“She’s a grown up,” Bai Qian said, somewhat moved by this concern he had for the princess that made him look a lot less like a scoundrel. “I’m sure she knows the limits.”

“She should,” Pojing sighed and downed his wine cup, looking displeased but somewhat proud. “But most of the time, she is too fascinated by the subject to care. She’s been in High God Moyuan’s study since the first crack of dawn today and it seems she’s still not done talking to him yet.”

“Since morning?”

Pojing uttered something that Bai Qian took as a ‘yes’. She glanced out at the courtyard - the sun was high and the bollards’ shadows were at their shortest.

“What for?” she asked.

“Consultancy,” Pojing said, taking up one of the square biscuits from the plate on his table and and examining it.

A whole morning just talking about weapons? Would that not bore Moyuan to death? But then, Bai Qian thought with a strange tweak of irritation, it certainly didn’t seem like the princess’ fault. No one could stay in Moyuan’s study for more than five seconds if he decided he did not enjoy their company.

“Once she starts a discussion with someone,” Pojing continued, “it lasts for hours. She would even skip meals if it’s necessary.”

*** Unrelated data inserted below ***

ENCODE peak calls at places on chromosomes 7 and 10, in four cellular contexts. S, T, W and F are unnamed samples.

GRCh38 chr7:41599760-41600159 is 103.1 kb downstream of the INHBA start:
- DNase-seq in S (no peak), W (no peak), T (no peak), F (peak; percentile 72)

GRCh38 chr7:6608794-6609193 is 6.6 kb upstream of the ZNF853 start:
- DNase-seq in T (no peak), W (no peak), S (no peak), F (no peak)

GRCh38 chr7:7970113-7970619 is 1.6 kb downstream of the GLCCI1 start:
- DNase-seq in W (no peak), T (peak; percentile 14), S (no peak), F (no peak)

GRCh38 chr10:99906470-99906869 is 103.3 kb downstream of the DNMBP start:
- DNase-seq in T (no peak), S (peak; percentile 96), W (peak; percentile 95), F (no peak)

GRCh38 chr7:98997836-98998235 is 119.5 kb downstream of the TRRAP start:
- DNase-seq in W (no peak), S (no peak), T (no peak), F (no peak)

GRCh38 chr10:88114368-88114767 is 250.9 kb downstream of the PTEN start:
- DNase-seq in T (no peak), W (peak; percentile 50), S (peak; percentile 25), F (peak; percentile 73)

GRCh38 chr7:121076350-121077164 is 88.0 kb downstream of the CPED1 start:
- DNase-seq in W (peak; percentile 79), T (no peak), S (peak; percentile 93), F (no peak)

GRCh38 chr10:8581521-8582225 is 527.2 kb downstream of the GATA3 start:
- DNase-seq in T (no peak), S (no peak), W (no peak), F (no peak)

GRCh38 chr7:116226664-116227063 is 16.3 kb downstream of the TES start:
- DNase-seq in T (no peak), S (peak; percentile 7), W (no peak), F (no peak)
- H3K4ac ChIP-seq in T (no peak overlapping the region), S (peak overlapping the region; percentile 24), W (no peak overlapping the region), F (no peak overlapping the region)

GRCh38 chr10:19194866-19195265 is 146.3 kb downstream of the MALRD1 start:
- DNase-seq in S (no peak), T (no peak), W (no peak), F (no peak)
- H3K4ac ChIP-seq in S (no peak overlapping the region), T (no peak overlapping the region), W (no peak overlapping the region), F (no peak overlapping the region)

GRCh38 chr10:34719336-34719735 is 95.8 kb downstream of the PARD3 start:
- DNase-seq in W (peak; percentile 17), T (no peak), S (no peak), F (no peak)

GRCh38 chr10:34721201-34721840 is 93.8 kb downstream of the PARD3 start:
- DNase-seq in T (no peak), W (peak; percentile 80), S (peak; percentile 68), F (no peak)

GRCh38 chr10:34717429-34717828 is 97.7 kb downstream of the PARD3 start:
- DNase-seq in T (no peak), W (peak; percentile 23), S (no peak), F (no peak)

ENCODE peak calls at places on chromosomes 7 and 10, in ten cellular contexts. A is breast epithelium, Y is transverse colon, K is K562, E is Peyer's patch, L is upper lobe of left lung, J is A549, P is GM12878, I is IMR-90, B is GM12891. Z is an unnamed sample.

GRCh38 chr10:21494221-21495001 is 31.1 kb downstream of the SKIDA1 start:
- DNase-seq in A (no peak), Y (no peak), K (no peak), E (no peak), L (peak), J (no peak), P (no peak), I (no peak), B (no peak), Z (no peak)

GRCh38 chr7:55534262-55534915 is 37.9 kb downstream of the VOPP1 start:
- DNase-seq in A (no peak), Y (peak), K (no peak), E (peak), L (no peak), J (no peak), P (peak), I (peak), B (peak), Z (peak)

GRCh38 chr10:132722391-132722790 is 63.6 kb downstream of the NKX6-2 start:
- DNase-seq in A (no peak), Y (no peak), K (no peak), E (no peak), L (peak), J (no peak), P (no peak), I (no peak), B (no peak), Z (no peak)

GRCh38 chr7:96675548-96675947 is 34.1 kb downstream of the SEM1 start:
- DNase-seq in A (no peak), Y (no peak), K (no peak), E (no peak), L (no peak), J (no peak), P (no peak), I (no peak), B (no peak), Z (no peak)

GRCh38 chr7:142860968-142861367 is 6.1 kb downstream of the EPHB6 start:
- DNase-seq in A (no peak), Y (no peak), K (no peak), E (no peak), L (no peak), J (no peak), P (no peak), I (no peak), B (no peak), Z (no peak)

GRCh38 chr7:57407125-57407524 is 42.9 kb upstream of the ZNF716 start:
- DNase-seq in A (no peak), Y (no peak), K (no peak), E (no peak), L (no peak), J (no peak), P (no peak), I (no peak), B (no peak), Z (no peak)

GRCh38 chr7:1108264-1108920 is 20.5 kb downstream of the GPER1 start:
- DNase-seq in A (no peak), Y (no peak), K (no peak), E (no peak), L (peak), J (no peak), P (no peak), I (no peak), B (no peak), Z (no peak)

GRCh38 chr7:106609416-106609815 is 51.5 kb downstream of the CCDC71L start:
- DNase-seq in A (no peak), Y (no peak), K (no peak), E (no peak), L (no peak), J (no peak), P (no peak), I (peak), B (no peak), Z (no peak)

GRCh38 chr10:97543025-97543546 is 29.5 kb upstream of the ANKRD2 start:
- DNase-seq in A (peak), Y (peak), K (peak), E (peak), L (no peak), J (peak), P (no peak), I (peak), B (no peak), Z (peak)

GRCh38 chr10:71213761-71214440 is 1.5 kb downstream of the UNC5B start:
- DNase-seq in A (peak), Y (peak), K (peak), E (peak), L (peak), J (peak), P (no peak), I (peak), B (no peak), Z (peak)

“I see,” Bai Qian turned sideway. “Well -- about meals -- we kind of have to remind ourselves to eat because Kunlun --”

But her sentence was interrupted by a muffled gurgling sound. Bai Qian looked back to see Pojing spitting out the piece of biscuit she’d seen him pick up a few seconds ago directly into his cup.

“Hmm,” his forehead crunched. “This is terri --” but he quickly ceased the comment and looked at her, breathing in with his fist over his mouth. “What -- er -- what is this?”

“Sesame cookies,” Bai Qian said. “Why, does it not taste good?”

“It must be the climate,” he cleared his throat, poured himself another cup of wine and gulped down the liquid. “It seems to be -- well -- affecting my taste.”